Warning: This next statement may disturb some readers.
Over the past month I have been tracking the performance of 20 properties on realestate.com.au. Those properties were viewed 19,726 times. From those views came 420 enquiries. That works out to just one enquiry for every 47 views.
Ok sure, some of them would have been the same people going back for a second look but for arguments sake it took 30 different people to click into the property for 1 enquiry. This means 29 out of 30 people read the descriptions and decided that the property wasn’t right. So, if they are clicking and reading the ad, why aren’t they making enquiries?
Avoid Repeating what they Already Know
Even before someone clicks onto the ad they see a small preview of the property which has all the basic information about the rental:
Type of Property
Bedrooms, Bathrooms and Car spaces
- Front Photo
You only have their attention for a couple of seconds so you need to make every word count. Don’t waste valuable words by saying ‘Large 4 bedroom home’. They already know its a 4 bedroom home.
Who do you Want?
When I write a description I find it helpful to imagine the sort of people I want living in my house. This way I can write directly to them and list the features that will appeal to them. For example, if your house is perfect for a professional couple, mention the open living area, the elegant kitchen with stainless steel appliances and the great entertaining area. Focus on the tenants you want and list the features which matter to them.
Property Description Heading
Seeing the title of your description should make the tenant want to read more. Your heading should be:
Under 6 Words
Catchy & Intriguing
Describe the greatest benefit to your ideal tenant
A catchy and memorable phrase that captures your property’s benefit in less than six words is ideal. Instead of saying “4 Bedroom House in Quiet Area” as it repeats what they already know and its nothing new. Replace it with “Whisper Quiet Location”.
Bullet Points vs Paragraph of Text
Tenants are shoppers. They want a list of features they can tick off when comparing properties.
This approach lends itself to writing bullet points of raw facts about the property. This is efficient but will not appeal to the tenants emotions. A good approach is to combine bullet points with a descriptive paragraph. Do not get carried away with the bullets. Six is plenty.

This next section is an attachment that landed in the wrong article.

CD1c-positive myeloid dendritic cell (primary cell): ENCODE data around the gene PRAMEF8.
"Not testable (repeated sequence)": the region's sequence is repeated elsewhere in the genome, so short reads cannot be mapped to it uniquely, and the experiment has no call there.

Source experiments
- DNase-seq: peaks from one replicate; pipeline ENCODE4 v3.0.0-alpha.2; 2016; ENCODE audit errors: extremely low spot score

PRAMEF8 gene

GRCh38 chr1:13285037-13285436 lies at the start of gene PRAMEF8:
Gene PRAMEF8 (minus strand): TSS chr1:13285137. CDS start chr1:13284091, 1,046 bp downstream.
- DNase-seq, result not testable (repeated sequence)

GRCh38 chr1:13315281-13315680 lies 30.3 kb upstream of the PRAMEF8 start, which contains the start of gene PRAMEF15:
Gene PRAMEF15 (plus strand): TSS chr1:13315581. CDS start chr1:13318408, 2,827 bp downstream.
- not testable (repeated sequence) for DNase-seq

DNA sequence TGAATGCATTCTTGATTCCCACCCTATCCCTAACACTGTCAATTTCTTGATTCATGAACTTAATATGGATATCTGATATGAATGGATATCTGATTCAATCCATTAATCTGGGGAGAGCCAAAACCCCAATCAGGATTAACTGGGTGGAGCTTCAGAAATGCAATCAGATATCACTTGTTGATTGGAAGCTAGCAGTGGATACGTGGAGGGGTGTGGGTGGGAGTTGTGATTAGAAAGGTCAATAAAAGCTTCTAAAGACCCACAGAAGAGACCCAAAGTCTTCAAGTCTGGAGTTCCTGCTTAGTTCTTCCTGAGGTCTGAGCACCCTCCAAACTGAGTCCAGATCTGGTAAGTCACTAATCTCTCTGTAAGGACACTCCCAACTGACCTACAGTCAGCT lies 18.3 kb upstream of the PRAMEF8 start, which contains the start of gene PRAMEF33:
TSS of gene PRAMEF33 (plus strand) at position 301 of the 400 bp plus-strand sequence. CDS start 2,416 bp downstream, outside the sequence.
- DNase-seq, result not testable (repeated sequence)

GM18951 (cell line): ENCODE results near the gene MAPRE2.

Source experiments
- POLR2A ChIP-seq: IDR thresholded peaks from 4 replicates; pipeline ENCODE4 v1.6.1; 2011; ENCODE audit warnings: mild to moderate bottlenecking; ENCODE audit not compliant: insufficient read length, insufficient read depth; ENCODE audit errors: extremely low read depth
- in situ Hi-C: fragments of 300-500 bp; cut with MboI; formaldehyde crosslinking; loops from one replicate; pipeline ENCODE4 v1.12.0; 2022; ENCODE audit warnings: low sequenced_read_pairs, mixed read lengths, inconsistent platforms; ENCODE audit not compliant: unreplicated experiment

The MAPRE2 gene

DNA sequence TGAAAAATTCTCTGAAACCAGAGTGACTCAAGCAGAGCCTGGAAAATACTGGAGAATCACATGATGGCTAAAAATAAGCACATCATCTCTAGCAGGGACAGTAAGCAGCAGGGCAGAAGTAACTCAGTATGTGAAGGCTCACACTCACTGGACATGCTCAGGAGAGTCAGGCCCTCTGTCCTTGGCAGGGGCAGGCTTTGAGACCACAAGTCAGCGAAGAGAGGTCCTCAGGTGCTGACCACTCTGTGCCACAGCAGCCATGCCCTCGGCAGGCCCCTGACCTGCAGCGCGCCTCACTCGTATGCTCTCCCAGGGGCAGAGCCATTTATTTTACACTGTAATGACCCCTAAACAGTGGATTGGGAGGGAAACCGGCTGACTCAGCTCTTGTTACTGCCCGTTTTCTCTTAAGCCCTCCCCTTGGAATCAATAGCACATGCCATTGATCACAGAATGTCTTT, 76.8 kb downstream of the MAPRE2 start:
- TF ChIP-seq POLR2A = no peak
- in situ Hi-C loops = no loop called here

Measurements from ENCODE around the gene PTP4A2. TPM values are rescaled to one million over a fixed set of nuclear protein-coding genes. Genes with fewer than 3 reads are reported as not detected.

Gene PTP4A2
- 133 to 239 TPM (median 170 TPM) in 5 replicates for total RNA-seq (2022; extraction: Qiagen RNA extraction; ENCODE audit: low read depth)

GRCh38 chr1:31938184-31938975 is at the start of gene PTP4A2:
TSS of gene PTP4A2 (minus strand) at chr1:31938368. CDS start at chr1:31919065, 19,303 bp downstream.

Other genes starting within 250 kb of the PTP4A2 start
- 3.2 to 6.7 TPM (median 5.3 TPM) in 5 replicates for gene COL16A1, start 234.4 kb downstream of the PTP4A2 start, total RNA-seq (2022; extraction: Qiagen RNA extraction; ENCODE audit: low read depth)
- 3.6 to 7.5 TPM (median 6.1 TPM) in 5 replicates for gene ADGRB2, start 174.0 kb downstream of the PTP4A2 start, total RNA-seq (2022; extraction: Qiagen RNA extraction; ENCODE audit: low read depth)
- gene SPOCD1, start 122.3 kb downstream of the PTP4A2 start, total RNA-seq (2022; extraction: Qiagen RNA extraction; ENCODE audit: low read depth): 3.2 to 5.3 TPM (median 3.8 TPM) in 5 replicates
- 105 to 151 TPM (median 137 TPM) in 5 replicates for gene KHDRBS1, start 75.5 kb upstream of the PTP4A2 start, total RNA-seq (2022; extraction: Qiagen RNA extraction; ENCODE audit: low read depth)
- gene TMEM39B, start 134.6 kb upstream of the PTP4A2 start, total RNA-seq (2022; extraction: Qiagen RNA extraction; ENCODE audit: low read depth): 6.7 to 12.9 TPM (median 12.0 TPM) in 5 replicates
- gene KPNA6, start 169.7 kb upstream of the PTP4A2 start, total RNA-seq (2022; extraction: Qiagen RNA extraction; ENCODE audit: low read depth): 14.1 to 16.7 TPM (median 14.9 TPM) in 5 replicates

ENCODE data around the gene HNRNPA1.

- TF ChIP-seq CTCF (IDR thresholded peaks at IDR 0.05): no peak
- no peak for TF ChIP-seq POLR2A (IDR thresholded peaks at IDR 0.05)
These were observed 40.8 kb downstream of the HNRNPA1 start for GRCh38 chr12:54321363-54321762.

100 Words is Enough
Try to limit your total description to 100 words. This is not a hard and fast rule, and there are certainly feature packed, high end properties which may require longer descriptions. Keeping things short and sweet should intrigue tenants enough to pick up the phone.
Spelling and Grammar
Proper grammar and spelling is important because it makes your ad flow and read well. Spelling errors especially seem to stand out in a negative way.
That being said, I have seen some very effective property descriptions that would have driven an English teacher up the wall. Your description is talking directly to a real, specific person, let your language reflect that.
Using open ended words like ‘nice’ ‘close’ ‘large’ does not describe what it actually is. Your ‘close’ is different to someone elses ‘close’. Try saying ‘300 meters walk to the shops’ instead.
The abbreviations used in rental ads are a throwback to the days of newspaper ads. Even if the reader understands what BIR , S/S, SLUG, and DLUG mean, they do not belong in your ad.
How do Tenants Reach You?
One more thing NOT to put in your property description is your contact information. That information is available within the inspection details. Putting it in the body of your description opens the door to marketers and Spam-bots.
Call to Action
The tactics which work for used car sales or dating sites will turn off tenants. They are looking for a home, a place for peaceful rest. You need to get them to act without seeming forceful. Try this as your ending “This house has always leased in a few days so I recommend getting in now before its too late”.